Has conversation gone stale? Why not try a fun and exciting texting game to get it flowing again? Whether you’re nostalgic for the simple games of your childhood, or you’re just bored, we have an exhaustive list of awesome texting games to play with your friends, family, or acquaintances.
From classics like Hangman or Would You Rather to wacky games like Six Degrees of Kevin Bacon, we’ll take a look at the most exciting and fun texting games you can play right now.
How much do you know about, well, just about anything? You’ll find that out both about yourself and your friends by playing Trivia, a familiar concept derived from game shows and board games that tests your knowledge of detail and reveals how educated you really are — or not. As an esteemed history teacher once told us: There are things an educated person just knows. So with Trivia, you and your companion pick a topic and take turns asking questions about that topic. The first person to answer 10 right wins. And hey, no googling.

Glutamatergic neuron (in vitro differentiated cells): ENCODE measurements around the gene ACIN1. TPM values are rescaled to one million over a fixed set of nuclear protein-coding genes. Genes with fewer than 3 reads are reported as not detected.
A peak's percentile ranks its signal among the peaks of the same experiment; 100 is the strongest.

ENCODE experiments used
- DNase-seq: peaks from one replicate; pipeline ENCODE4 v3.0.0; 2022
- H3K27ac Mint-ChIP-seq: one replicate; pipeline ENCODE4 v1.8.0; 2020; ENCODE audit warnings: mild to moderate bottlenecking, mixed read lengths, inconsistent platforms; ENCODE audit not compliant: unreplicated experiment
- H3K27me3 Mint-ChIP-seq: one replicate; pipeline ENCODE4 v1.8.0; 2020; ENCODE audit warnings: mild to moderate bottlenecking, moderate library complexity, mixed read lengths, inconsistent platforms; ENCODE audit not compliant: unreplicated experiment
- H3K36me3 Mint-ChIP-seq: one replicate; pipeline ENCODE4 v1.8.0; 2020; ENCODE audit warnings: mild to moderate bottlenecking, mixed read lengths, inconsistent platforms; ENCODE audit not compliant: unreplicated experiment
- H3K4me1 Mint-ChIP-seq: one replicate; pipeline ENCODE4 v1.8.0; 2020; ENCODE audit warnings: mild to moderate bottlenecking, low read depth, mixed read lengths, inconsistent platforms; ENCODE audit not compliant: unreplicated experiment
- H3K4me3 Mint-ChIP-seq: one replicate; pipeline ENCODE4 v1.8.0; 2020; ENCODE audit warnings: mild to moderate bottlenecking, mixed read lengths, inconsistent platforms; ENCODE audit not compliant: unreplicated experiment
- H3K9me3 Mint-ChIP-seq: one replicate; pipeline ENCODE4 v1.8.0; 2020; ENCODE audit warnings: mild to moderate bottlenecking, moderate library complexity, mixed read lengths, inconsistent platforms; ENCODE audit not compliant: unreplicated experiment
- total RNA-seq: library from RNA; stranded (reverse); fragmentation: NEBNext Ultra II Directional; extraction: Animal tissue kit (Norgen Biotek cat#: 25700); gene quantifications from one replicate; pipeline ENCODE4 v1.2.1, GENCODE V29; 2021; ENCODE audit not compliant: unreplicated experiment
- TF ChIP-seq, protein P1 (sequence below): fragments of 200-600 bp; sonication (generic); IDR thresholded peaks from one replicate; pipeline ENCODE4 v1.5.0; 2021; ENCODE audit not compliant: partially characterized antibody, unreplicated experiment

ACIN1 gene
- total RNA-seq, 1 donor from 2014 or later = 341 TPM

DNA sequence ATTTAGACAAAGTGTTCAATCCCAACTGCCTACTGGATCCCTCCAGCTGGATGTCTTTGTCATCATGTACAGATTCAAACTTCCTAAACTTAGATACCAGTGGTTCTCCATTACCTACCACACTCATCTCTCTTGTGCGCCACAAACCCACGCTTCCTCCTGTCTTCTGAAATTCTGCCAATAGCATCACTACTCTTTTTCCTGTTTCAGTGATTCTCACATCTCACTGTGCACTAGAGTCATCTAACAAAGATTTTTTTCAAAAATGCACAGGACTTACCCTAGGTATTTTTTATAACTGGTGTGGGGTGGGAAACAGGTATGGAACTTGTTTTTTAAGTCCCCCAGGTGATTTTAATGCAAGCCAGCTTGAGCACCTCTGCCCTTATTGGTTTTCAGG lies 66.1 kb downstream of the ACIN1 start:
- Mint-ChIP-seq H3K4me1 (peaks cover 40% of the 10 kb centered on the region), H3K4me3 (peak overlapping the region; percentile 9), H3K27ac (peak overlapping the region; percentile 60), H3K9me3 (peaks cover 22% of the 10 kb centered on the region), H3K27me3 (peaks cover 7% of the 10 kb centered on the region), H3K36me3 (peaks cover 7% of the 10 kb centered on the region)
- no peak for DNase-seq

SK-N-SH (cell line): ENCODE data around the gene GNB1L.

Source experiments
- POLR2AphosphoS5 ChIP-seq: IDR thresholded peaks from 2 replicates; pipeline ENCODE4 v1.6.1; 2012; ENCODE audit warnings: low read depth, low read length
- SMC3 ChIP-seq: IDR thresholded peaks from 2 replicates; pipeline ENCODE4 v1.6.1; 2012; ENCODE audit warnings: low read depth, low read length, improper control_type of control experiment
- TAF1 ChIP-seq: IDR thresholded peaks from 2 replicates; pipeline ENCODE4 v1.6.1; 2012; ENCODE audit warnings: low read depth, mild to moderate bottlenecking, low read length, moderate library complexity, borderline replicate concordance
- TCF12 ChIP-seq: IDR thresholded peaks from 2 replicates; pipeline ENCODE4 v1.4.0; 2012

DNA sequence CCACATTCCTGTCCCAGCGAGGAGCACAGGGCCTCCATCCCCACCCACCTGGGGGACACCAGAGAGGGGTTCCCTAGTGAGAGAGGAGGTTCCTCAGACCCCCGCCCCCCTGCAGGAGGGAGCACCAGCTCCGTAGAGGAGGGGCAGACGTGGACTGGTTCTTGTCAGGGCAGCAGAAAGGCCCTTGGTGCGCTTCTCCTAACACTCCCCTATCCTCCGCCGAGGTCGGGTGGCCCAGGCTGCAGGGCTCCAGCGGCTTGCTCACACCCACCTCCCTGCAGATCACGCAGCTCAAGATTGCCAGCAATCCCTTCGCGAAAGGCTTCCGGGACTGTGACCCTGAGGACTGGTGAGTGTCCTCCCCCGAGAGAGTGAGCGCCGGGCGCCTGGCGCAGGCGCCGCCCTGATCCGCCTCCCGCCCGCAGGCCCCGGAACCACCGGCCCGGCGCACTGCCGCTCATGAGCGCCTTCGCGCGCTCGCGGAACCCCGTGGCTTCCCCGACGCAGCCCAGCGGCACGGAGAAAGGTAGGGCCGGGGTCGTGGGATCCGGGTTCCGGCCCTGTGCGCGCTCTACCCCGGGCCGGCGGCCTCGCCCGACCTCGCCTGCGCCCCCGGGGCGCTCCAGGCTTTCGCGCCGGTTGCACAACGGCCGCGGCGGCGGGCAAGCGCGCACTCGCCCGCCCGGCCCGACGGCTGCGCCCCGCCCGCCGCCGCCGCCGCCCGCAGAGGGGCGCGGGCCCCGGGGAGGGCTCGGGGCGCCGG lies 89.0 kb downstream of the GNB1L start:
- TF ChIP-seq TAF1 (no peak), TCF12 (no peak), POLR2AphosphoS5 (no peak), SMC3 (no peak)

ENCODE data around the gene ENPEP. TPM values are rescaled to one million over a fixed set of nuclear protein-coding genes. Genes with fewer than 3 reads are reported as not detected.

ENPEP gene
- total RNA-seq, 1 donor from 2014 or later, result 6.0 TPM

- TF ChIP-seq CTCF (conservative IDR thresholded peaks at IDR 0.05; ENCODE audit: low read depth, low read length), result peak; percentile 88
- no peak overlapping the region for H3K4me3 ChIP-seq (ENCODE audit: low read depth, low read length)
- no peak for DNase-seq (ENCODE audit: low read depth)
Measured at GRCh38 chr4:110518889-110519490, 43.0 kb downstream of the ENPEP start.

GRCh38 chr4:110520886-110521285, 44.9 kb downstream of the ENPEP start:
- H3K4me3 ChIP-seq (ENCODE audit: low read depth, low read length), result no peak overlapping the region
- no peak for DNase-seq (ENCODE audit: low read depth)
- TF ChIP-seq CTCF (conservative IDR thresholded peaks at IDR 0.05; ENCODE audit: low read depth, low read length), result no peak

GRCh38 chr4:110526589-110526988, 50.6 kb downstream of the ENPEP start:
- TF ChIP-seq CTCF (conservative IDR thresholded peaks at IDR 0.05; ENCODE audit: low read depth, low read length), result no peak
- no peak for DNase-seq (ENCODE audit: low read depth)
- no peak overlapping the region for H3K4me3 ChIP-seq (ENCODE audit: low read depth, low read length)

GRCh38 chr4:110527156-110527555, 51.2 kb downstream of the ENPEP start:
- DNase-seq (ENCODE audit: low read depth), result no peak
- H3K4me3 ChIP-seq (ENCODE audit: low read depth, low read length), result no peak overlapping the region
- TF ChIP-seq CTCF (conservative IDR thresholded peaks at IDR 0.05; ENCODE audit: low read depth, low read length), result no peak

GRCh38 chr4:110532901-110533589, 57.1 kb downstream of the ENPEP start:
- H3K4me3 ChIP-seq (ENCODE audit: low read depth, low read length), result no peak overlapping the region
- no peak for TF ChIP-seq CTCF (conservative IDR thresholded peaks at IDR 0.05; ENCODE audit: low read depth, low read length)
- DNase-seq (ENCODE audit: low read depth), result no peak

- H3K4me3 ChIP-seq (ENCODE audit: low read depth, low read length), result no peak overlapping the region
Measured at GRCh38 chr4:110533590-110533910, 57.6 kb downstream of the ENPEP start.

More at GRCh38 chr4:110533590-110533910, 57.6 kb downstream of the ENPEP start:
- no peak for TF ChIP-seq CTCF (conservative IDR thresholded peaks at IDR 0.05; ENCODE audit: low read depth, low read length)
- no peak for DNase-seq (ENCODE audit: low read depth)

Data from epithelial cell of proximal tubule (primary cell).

Example: What was the name of King Lear’s youngest daughter? Answer: Cordelia
Fortunately, Unfortunately is a simple, fun, improvisational game with few rules and limitless possibilities. Players take turns telling a story, alternating between fortunate and unfortunate statements. As with Exquisite corpse or other such improv games, Fortunately, Unfortunately forces players to be creative while still working within the framework that has been passed to them. It works best with an odd number of players so that people get to do both fortunate and unfortunate statements.
Example: In a three-player game, Player 1 starts the story, saying “Jeff woke up, showered, got dressed, and left to catch the bus to work, as he does every day.” Player 2 then says, “Unfortunately, the bus’s engine broke down right as it got to Jeff’s stop.” Player 3 then says “Fortunately, there was an unchained bike nearby that Jeff stole for the day.” Player 1 continues with an “unfortunate” statement, and the cycle continues.
Twenty Questions was a 19th-century, spoken parlor game well before the radio and television show hit American airwaves decades later. It’s a classic game of deductive reasoning and quick-hit creativity, requiring no more than two people and as little or as much time as the players set. The premise is simple: One person chooses an object or person while the other attempts to guess it in 20 questions or less. Once the subject is chosen, the opposite player sends a series of questions via text, ideally narrowing down the subject through the corresponding yes-or-no answers.